The nanowire film may have high transparency to light due to the low volume filling of the metal in the film; in other words, the low surface occupation of a small surface area by the nanowires allows for only a small reduction (if any) in the light transparency as compared to the bare surface. The nanowire film may be transparent in the visible and/or in the near IR and/or IR spectral regime. The nanowire film may be transparent between 400-800 nm.

In some embodiments, light transmission of a nanowire film according to the invention is at least 75%. In some embodiment, light transmission is at least 80%, at least 85% or at least about 90%. In some embodiments, the transmission is between 75 and 98%, between 80 and 98%, between 85 and 98% or between 85 and 95%.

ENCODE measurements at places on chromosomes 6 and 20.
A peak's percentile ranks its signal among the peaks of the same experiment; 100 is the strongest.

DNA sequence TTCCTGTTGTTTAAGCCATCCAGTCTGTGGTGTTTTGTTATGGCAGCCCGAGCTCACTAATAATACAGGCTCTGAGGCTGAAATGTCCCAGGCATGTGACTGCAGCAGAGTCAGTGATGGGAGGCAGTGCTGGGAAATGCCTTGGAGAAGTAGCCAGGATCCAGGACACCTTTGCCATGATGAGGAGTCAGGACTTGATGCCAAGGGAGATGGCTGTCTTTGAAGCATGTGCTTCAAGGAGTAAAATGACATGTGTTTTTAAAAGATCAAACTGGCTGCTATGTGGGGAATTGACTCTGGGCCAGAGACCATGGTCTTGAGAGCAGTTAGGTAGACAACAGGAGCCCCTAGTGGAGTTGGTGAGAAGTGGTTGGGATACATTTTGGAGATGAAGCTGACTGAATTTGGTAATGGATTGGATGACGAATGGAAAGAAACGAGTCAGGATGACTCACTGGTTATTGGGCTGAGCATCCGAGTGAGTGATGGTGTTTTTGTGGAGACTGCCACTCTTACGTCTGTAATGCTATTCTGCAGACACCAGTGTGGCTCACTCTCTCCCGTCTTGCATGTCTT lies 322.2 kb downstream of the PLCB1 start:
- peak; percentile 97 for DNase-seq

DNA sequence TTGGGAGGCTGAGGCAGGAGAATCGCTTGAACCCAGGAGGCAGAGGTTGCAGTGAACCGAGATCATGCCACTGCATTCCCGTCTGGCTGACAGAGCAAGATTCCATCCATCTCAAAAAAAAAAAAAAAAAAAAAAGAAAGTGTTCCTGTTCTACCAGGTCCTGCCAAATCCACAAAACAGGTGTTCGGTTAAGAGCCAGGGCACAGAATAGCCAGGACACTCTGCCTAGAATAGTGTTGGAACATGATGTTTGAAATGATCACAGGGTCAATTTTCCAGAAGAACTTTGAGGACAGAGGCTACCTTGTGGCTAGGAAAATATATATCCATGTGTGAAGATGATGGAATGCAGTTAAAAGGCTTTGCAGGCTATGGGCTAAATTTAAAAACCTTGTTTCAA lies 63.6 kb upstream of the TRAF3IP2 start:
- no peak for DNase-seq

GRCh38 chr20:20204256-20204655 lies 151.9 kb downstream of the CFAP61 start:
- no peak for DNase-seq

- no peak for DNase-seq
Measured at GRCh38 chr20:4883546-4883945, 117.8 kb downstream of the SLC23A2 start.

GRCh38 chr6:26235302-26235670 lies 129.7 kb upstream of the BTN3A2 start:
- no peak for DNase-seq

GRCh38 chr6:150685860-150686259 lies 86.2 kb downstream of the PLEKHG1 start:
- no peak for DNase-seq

The invention further provides a device comprising or implementing a pattern or a film, e.g., obtained according to a process of the invention.

The metal nanowires and the conductive nanowire films of the invention may be fabricated into substantially any device. Nanostructures and articles, comprising any film according to the invention, may be used in a variety of applications, such as sensors (such as electrochemical sensors, mechanical sensors, electromechanical sensors), tags or probes, electrodes (such as transparent electrodes), switches, transistors, displays, photovoltaic cells and other electronic or opto-electronic devices.

The structural, chemical and electronic properties of specific metal nanowire or nanowires film may be used in the design and manufacture of a variety of such devices. For some applications, the metal nanowires or films are integrated into a functional component of a device that may be used, in some non-limiting examples, in surface-enhanced Raman scattering, sub-wavelength optical waveguiding, biolabeling, bioanalytics and biosensing. Other general or more specific devices and applications may be as relevant.